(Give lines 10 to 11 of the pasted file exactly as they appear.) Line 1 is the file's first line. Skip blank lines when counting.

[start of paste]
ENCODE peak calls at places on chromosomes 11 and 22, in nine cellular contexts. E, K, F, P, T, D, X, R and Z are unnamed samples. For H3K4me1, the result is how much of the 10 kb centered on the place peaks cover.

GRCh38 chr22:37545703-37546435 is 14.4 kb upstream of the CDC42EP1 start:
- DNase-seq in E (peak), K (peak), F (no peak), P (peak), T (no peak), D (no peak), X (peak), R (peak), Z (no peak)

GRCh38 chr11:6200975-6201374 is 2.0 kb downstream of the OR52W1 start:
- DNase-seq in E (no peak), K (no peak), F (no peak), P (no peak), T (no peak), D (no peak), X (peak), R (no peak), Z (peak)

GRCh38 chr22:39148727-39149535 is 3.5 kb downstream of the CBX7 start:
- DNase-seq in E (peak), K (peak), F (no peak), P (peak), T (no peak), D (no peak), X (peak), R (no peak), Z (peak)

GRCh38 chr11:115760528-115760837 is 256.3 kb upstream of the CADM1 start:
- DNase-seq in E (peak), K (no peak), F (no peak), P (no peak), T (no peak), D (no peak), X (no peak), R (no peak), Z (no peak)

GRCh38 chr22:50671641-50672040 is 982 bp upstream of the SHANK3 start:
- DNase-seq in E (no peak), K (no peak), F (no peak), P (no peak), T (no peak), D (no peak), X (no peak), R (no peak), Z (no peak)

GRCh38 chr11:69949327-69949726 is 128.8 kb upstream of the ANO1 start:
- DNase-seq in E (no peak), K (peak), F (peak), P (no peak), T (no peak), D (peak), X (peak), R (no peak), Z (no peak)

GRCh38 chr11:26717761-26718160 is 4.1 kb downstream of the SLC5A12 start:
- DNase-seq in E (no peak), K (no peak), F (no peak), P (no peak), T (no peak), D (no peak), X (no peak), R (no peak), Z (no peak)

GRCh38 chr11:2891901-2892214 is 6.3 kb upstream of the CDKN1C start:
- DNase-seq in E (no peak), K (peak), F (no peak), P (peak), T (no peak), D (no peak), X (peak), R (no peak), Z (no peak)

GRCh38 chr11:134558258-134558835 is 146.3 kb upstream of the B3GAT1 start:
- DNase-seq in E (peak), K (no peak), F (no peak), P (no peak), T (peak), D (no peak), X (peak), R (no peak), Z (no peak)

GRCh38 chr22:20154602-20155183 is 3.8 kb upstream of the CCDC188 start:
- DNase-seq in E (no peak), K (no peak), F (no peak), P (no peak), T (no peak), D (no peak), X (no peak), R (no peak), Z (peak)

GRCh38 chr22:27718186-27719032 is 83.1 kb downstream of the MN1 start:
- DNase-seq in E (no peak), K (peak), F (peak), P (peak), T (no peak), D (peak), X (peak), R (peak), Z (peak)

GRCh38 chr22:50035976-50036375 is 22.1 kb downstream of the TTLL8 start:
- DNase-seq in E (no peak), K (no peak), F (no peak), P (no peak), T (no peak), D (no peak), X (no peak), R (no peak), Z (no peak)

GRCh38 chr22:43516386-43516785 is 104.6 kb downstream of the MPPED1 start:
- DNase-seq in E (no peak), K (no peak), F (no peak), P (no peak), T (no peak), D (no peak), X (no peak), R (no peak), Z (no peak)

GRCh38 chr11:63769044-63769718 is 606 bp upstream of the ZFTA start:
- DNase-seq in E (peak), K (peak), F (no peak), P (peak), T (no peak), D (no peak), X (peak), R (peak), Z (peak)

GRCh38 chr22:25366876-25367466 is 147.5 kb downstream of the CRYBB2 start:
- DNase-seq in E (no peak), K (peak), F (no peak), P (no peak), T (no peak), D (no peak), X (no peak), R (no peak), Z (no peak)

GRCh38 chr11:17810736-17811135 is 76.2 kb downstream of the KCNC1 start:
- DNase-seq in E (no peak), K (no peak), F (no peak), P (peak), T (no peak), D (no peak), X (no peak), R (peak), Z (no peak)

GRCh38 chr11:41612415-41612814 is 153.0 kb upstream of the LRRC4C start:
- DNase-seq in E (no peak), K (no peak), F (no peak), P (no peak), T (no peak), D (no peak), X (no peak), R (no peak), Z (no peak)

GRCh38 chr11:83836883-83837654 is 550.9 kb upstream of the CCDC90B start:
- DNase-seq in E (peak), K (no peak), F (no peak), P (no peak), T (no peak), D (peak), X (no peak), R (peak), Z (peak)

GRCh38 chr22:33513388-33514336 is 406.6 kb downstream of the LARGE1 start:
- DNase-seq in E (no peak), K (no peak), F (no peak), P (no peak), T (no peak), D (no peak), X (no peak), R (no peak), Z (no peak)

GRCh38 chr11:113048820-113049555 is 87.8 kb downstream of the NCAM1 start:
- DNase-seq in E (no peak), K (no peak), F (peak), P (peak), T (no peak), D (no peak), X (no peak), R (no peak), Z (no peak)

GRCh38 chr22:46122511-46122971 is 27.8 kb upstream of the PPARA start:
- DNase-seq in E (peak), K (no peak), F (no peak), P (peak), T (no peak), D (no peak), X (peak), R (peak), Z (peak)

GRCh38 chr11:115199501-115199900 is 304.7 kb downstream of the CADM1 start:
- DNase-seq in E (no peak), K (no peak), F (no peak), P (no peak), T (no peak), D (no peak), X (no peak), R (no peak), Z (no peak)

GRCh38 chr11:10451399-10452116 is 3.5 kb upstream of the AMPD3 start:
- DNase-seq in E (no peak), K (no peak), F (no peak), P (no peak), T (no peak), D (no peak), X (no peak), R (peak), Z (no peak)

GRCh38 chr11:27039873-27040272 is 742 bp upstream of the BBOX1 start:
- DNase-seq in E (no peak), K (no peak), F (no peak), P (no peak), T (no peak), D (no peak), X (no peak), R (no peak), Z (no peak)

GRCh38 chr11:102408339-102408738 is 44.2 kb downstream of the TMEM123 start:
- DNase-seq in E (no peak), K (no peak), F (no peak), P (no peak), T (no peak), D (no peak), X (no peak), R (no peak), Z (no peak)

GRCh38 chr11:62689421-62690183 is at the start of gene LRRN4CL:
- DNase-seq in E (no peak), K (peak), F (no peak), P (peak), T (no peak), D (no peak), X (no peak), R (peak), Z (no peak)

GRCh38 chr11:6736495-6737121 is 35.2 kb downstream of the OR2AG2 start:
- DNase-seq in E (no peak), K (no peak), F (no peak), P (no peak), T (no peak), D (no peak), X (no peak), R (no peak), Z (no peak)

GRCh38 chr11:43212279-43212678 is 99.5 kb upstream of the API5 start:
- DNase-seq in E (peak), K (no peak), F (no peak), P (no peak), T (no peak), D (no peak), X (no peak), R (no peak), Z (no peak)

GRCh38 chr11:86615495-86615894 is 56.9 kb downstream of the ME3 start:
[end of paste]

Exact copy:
GRCh38 chr22:50671641-50672040 is 982 bp upstream of the SHANK3 start:
- DNase-seq in E (no peak), K (no peak), F (no peak), P (no peak), T (no peak), D (no peak), X (no peak), R (no peak), Z (no peak)